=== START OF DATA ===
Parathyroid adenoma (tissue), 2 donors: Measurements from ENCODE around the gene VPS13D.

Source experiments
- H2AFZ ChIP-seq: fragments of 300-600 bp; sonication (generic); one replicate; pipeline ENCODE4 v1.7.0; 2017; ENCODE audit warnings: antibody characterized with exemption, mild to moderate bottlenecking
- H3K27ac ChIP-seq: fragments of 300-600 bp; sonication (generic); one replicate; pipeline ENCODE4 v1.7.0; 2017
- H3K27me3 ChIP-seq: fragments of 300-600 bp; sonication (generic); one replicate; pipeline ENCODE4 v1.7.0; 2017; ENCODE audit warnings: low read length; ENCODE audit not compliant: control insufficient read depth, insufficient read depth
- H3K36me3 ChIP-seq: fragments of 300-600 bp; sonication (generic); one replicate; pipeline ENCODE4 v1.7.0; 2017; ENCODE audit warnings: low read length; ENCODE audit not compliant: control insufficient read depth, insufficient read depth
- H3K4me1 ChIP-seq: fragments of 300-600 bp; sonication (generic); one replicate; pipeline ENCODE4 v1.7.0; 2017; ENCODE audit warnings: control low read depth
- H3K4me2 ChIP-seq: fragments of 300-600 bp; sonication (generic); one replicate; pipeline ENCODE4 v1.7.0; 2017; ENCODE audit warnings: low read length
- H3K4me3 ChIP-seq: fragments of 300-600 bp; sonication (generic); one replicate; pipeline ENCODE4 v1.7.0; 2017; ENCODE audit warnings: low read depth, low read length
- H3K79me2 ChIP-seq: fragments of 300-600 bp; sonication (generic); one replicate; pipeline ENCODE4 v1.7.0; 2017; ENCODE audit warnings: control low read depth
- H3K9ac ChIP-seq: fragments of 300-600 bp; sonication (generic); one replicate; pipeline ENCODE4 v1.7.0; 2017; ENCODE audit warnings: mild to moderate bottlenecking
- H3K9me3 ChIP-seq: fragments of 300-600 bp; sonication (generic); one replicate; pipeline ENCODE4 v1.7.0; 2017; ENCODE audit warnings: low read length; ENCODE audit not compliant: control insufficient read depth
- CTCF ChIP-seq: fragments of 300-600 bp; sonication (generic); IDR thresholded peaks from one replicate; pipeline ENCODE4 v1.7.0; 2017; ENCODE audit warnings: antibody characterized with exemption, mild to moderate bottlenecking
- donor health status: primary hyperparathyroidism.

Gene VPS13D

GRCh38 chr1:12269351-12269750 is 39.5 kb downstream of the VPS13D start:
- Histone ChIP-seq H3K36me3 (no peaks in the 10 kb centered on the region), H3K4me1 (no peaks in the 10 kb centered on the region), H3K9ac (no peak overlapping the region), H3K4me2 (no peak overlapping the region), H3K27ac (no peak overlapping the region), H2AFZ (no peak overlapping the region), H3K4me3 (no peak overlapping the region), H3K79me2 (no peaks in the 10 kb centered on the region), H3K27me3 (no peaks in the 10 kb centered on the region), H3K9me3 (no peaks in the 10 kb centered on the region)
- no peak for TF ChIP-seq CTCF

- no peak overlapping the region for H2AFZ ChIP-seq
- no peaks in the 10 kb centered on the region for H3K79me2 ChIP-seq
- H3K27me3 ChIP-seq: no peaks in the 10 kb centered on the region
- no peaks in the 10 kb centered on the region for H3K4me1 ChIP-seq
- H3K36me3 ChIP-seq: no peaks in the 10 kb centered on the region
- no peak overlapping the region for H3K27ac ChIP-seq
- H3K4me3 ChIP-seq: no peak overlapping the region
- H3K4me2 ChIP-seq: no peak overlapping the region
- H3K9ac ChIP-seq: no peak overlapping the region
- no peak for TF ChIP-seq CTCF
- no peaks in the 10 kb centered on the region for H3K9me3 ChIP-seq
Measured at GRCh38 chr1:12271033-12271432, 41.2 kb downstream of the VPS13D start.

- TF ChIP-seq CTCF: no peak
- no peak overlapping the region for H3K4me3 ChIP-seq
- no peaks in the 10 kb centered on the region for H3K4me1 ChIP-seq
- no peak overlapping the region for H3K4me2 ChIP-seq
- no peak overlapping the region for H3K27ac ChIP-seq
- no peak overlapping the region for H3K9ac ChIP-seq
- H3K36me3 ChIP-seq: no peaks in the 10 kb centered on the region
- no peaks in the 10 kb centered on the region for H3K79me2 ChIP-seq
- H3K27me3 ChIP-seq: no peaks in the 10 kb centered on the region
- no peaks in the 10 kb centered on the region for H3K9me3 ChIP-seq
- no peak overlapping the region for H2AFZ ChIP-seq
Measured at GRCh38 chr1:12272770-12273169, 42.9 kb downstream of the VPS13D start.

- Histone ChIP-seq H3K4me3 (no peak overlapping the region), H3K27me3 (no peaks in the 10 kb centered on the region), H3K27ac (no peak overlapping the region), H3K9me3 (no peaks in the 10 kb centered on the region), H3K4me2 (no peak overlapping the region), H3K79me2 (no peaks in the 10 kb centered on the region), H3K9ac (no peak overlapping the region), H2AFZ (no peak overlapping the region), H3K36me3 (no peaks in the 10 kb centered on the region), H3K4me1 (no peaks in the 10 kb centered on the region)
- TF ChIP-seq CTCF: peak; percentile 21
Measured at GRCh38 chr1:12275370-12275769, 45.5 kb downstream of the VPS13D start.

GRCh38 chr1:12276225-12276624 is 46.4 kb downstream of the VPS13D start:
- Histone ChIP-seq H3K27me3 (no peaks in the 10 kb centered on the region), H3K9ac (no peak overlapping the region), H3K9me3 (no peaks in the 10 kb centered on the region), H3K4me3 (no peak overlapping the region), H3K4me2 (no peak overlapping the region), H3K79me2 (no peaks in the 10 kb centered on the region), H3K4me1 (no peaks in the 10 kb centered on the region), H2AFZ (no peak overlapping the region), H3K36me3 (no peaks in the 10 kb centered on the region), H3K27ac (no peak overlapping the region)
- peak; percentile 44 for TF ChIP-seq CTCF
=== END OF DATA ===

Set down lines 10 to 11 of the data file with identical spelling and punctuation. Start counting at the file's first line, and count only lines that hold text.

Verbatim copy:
- H3K79me2 ChIP-seq: fragments of 300-600 bp; sonication (generic); one replicate; pipeline ENCODE4 v1.7.0; 2017; ENCODE audit warnings: control low read depth
- H3K9ac ChIP-seq: fragments of 300-600 bp; sonication (generic); one replicate; pipeline ENCODE4 v1.7.0; 2017; ENCODE audit warnings: mild to moderate bottlenecking